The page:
After the top few names in the Red Sox farm system, things start to get very interesting and individual rankings start to wholly depend on personal evaluating philosophies. Do you value ceiling the most? Are you more about proximity to majors? Is floor the most important thing? The Red Sox have guys in this range that fit all of those categories, and it led to a very interesting vote. In the end, Jay Groome came in as the number five prospect in our community list, taking 18 of 50 votes (36 percent).
Groome has been in the spotlight in the Red Sox system ever since he got drafted in the first round back in 2016. Leading up to that draft, the lefty was seen as a potential 1-1 pick at times before his stock began to fall. Some makeup and signability concerns began to appear, and teams at the top of that draft grew wary. The Red Sox were never really connected to him before that draft began, but he fell to them down at the number 12 overall pick. It’s hard to say the team rarely gets chances at that kind of talent when they had picked in the top ten in two of the previous three drafts before that, but it was a big opportunity. They had a top-of-the-draft talent and they weren’t going to pass it up. They swiped Groome and eventually signed him to a $3.65 million signing bonus.
With the promising in tow, the Red Sox had a real chance to reverse the woes they’d experienced in trying to develop pitching over the last decade or so. Unfortunately, he has never really gotten off the ground. As a high school draftee, the Red Sox were understandably cautious with him in his first year in the organization. The southpaw pitched in two games for the GCL squad that year and one in Lowell for a combined 6 2⁄3 innings between the three outings. There was some sign of his talents there, but it wasn’t much of a sample to base anything on.
Instead, 2017 had set up to be the coming out party for the potential top-tier talent, and everyone was excited to get going. Except, well, once again it didn’t really get going. Groome left his first start of the year in Greenville with a lat injury and he wasn’t able to come back until mid-June. He’d rehab a bit in Lowell before returning to Greenville, but the injury bug eventually caught up again. He was shut down for the rest of the year in mid-to-late August with a forearm strain. In all, he was only able to make 14 starts in 2017 for a total of 55 1⁄3 innings. He wasn’t impressive in that limited sample either, pitching to a 5.69 ERA with 72 strikeouts and 30 walks. Groome came into spring training last year once again looking to show that promise once and for all. Reports from camp were overwhelmingly positive, and the hype was back. That is, until it was announced the forearm injury was back and eventually he had to undergo Tommy John surgery. Not great!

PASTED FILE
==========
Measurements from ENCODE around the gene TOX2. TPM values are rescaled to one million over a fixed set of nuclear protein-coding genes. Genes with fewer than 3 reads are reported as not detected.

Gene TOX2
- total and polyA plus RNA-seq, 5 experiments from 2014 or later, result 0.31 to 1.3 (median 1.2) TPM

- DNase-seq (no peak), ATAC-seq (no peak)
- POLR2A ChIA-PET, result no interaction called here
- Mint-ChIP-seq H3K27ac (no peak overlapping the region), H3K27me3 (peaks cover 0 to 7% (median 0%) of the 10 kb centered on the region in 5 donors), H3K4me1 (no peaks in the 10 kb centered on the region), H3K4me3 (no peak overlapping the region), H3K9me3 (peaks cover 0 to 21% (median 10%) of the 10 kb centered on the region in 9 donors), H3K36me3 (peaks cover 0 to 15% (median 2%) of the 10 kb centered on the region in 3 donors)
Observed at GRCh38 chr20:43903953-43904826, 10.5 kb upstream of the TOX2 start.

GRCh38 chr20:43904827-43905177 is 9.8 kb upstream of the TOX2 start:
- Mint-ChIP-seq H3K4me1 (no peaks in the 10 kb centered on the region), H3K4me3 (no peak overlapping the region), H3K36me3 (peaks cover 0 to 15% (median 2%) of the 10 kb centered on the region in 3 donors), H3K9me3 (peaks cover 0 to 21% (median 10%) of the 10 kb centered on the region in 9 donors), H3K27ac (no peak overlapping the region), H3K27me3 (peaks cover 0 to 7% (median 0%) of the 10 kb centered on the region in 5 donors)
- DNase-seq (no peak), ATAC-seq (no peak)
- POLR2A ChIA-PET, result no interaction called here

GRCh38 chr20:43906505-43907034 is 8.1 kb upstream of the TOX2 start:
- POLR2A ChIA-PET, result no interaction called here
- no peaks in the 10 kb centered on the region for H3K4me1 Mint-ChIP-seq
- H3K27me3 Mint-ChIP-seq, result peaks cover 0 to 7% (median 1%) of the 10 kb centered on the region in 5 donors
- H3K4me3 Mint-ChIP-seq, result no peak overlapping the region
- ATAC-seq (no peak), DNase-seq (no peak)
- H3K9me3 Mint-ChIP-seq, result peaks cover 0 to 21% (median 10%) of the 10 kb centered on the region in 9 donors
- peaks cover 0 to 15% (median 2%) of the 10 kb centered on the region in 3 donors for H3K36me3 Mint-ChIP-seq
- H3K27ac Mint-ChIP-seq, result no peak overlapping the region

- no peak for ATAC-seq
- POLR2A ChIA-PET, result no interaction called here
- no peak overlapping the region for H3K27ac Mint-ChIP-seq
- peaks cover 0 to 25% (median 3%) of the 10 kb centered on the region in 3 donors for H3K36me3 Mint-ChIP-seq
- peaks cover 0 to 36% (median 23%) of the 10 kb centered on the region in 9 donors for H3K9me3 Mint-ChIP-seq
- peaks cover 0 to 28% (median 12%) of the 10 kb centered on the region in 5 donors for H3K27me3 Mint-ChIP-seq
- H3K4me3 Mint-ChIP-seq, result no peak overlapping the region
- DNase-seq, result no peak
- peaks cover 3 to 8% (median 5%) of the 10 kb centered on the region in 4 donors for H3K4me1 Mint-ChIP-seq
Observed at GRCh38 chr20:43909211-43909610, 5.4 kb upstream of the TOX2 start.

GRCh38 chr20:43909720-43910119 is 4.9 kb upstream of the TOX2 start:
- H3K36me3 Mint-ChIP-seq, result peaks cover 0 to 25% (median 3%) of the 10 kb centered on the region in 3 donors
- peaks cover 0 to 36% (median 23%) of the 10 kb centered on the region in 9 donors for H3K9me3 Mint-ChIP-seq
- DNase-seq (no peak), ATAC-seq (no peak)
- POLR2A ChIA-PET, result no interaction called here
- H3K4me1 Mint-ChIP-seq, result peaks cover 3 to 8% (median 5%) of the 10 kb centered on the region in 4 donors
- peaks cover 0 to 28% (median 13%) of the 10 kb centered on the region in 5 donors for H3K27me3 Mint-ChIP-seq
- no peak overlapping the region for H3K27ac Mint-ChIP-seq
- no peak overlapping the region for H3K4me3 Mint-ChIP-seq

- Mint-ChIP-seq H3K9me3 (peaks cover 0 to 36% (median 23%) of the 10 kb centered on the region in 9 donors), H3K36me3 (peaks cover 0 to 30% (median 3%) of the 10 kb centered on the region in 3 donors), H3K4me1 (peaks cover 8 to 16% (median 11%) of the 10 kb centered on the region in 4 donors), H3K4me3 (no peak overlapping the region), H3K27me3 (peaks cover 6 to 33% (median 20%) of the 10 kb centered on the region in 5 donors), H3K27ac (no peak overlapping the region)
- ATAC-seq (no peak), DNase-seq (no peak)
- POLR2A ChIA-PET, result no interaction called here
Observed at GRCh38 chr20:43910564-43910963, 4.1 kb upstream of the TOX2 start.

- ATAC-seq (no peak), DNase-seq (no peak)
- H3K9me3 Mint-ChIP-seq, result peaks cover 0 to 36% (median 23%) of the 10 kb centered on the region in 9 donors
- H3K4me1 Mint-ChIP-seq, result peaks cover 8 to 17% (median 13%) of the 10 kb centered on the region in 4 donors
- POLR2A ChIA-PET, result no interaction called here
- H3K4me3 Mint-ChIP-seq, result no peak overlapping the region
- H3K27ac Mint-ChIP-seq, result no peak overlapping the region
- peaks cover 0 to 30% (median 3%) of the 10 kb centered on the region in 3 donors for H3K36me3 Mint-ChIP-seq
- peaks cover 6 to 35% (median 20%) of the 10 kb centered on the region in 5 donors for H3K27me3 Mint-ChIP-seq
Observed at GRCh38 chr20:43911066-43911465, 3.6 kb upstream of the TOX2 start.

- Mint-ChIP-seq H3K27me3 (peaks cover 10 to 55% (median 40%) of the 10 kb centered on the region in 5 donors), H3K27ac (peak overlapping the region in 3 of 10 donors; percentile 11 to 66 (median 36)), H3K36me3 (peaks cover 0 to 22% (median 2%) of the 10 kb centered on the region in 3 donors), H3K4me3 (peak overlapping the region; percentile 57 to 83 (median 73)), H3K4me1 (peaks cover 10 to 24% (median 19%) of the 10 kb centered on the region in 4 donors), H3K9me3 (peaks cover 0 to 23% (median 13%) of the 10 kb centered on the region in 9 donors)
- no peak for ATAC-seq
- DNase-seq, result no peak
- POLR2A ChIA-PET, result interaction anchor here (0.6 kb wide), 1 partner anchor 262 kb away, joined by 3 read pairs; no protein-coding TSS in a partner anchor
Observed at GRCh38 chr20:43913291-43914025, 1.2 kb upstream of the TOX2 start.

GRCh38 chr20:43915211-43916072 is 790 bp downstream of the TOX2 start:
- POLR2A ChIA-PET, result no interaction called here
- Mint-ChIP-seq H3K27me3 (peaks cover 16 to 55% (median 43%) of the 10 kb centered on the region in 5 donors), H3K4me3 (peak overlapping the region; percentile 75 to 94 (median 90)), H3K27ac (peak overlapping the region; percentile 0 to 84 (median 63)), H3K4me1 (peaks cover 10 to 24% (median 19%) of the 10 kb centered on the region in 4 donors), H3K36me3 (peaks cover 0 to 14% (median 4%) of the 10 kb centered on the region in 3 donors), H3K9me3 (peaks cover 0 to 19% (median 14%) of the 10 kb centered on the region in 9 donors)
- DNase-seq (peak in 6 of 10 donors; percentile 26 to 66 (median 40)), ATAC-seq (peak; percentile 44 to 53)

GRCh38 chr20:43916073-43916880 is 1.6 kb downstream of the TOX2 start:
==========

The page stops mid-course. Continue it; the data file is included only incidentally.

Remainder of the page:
With everything I’ve written, it would be understandable to be wondering how in the world this guy is a top five prospect in the system. Part of it is obviously that the system is down right now. There’s also the fact that his ceiling is still at least almost as high as it was when he was a potential 1-1 pick. Despite the seemingly long and frustrating history to this point, we’re still talking about a kid who doesn’t turn 21 until the end of August. He’d only be entering his junior year of college had he not signed out of high school. Groome also has a good fastball that can get up to the mid-90s when he needs it to, a wicked curveball that could be among the best in the game at its absolute best and a work-in-progress changeup. Combine that with a big frame and solid mechanics, it’s not hard to see where the excitement comes from despite the lack of results at the professional level.
Still, at some point we’re going to have to see something. For those growing impatient, though, it’s probably not a good idea to use 2019 as a measuring stick. Groome underwent Tommy John in the middle of May last year, meaning he probably won’t be back in game action until June at the earliest. If things go well, he may be able to get back into the full swing of things for the last six weeks or so of the minor-league season. Of course, given Groome’s potential and his age, the Red Sox will certainly lean toward caution over aggression. This coming year is just about Groome getting his feet back under him for a chance to potentially, in a perfect world, make the leap in 2020.
Here is our list so far.
Now, you can head down into the comments and vote for the number six. As a reminder, to do this you go down below and find the comment from me corresponding with the player for whom you’d like to vote. When you find said player, just click the “rec” button, and that will count your vote. To do this, you will need to be logged in as a member of the site. If you’d like to vote for a player who is not listed, just leave a comment saying “Vote for ___ here” and I’ll rec the comment to count your vote. Until next time...